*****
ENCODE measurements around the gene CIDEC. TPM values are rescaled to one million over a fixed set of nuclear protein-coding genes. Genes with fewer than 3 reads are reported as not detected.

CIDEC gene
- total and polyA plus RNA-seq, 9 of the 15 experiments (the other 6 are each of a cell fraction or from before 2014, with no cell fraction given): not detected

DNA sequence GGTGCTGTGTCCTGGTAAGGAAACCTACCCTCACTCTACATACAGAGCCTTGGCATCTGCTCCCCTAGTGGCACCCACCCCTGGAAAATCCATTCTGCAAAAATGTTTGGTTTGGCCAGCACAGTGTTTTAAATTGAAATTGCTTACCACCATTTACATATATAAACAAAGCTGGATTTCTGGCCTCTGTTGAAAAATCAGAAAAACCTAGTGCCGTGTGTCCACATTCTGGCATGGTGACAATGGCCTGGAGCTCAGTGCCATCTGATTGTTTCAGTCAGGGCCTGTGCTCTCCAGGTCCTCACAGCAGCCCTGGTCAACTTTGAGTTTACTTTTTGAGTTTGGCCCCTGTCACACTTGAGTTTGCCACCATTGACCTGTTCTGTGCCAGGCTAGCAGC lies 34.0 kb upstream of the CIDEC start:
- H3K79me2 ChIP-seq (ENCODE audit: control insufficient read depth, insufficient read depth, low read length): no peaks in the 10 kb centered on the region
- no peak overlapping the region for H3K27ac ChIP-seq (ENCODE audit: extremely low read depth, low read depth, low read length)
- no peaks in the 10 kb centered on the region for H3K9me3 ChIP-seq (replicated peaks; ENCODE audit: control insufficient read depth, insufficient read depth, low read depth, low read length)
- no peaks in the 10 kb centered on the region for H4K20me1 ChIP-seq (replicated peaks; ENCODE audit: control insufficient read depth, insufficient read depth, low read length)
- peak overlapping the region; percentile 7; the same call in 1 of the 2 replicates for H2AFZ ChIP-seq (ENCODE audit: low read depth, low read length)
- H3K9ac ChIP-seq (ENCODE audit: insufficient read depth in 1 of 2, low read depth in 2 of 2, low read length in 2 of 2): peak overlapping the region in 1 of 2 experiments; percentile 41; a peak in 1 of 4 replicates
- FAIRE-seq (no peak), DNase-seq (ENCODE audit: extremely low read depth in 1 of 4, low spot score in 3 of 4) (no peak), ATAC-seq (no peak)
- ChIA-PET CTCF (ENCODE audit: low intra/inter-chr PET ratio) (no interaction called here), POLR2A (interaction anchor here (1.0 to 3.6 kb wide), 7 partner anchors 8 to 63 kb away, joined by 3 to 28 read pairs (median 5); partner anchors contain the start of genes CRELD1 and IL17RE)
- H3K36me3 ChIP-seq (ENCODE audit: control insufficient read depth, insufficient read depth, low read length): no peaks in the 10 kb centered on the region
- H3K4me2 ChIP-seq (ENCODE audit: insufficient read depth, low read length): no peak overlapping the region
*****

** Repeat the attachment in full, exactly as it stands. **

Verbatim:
ENCODE measurements around the gene CIDEC. TPM values are rescaled to one million over a fixed set of nuclear protein-coding genes. Genes with fewer than 3 reads are reported as not detected.

CIDEC gene
- total and polyA plus RNA-seq, 9 of the 15 experiments (the other 6 are each of a cell fraction or from before 2014, with no cell fraction given): not detected

DNA sequence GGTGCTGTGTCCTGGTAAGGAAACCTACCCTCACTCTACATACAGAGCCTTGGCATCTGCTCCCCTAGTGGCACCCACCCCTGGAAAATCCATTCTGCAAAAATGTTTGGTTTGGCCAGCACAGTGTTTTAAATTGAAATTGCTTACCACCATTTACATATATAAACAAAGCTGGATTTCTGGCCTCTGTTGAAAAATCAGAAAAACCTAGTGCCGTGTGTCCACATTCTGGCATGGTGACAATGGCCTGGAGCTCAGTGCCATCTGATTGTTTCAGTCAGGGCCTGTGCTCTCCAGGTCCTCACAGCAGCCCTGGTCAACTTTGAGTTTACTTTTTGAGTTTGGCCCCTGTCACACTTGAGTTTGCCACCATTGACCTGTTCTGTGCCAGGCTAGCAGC lies 34.0 kb upstream of the CIDEC start:
- H3K79me2 ChIP-seq (ENCODE audit: control insufficient read depth, insufficient read depth, low read length): no peaks in the 10 kb centered on the region
- no peak overlapping the region for H3K27ac ChIP-seq (ENCODE audit: extremely low read depth, low read depth, low read length)
- no peaks in the 10 kb centered on the region for H3K9me3 ChIP-seq (replicated peaks; ENCODE audit: control insufficient read depth, insufficient read depth, low read depth, low read length)
- no peaks in the 10 kb centered on the region for H4K20me1 ChIP-seq (replicated peaks; ENCODE audit: control insufficient read depth, insufficient read depth, low read length)
- peak overlapping the region; percentile 7; the same call in 1 of the 2 replicates for H2AFZ ChIP-seq (ENCODE audit: low read depth, low read length)
- H3K9ac ChIP-seq (ENCODE audit: insufficient read depth in 1 of 2, low read depth in 2 of 2, low read length in 2 of 2): peak overlapping the region in 1 of 2 experiments; percentile 41; a peak in 1 of 4 replicates
- FAIRE-seq (no peak), DNase-seq (ENCODE audit: extremely low read depth in 1 of 4, low spot score in 3 of 4) (no peak), ATAC-seq (no peak)
- ChIA-PET CTCF (ENCODE audit: low intra/inter-chr PET ratio) (no interaction called here), POLR2A (interaction anchor here (1.0 to 3.6 kb wide), 7 partner anchors 8 to 63 kb away, joined by 3 to 28 read pairs (median 5); partner anchors contain the start of genes CRELD1 and IL17RE)
- H3K36me3 ChIP-seq (ENCODE audit: control insufficient read depth, insufficient read depth, low read length): no peaks in the 10 kb centered on the region
- H3K4me2 ChIP-seq (ENCODE audit: insufficient read depth, low read length): no peak overlapping the region